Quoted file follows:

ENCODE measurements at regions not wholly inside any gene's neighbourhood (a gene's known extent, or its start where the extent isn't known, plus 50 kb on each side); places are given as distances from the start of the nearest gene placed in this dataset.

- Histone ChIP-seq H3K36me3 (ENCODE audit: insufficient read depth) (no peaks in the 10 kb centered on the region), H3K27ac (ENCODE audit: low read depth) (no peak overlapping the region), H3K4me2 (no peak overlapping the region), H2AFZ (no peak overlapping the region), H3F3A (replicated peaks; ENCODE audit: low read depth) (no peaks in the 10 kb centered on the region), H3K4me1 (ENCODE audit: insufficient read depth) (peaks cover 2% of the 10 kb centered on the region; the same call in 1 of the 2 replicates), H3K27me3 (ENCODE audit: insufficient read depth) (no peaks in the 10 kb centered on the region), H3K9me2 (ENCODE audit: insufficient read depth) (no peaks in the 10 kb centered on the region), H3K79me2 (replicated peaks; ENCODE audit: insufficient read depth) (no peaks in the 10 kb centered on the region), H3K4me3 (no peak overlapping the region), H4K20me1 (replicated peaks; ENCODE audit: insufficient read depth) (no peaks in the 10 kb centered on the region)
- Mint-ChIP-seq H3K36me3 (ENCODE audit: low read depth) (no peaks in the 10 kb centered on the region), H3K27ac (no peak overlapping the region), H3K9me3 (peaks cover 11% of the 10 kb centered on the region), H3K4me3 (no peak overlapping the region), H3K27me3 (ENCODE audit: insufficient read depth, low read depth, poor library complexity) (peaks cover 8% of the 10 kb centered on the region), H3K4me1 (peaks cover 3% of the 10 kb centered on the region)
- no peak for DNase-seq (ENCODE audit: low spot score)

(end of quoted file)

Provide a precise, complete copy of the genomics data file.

ENCODE measurements at regions not wholly inside any gene's neighbourhood (a gene's known extent, or its start where the extent isn't known, plus 50 kb on each side); places are given as distances from the start of the nearest gene placed in this dataset.

- Histone ChIP-seq H3K36me3 (ENCODE audit: insufficient read depth) (no peaks in the 10 kb centered on the region), H3K27ac (ENCODE audit: low read depth) (no peak overlapping the region), H3K4me2 (no peak overlapping the region), H2AFZ (no peak overlapping the region), H3F3A (replicated peaks; ENCODE audit: low read depth) (no peaks in the 10 kb centered on the region), H3K4me1 (ENCODE audit: insufficient read depth) (peaks cover 2% of the 10 kb centered on the region; the same call in 1 of the 2 replicates), H3K27me3 (ENCODE audit: insufficient read depth) (no peaks in the 10 kb centered on the region), H3K9me2 (ENCODE audit: insufficient read depth) (no peaks in the 10 kb centered on the region), H3K79me2 (replicated peaks; ENCODE audit: insufficient read depth) (no peaks in the 10 kb centered on the region), H3K4me3 (no peak overlapping the region), H4K20me1 (replicated peaks; ENCODE audit: insufficient read depth) (no peaks in the 10 kb centered on the region)
- Mint-ChIP-seq H3K36me3 (ENCODE audit: low read depth) (no peaks in the 10 kb centered on the region), H3K27ac (no peak overlapping the region), H3K9me3 (peaks cover 11% of the 10 kb centered on the region), H3K4me3 (no peak overlapping the region), H3K27me3 (ENCODE audit: insufficient read depth, low read depth, poor library complexity) (peaks cover 8% of the 10 kb centered on the region), H3K4me1 (peaks cover 3% of the 10 kb centered on the region)
- no peak for DNase-seq (ENCODE audit: low spot score)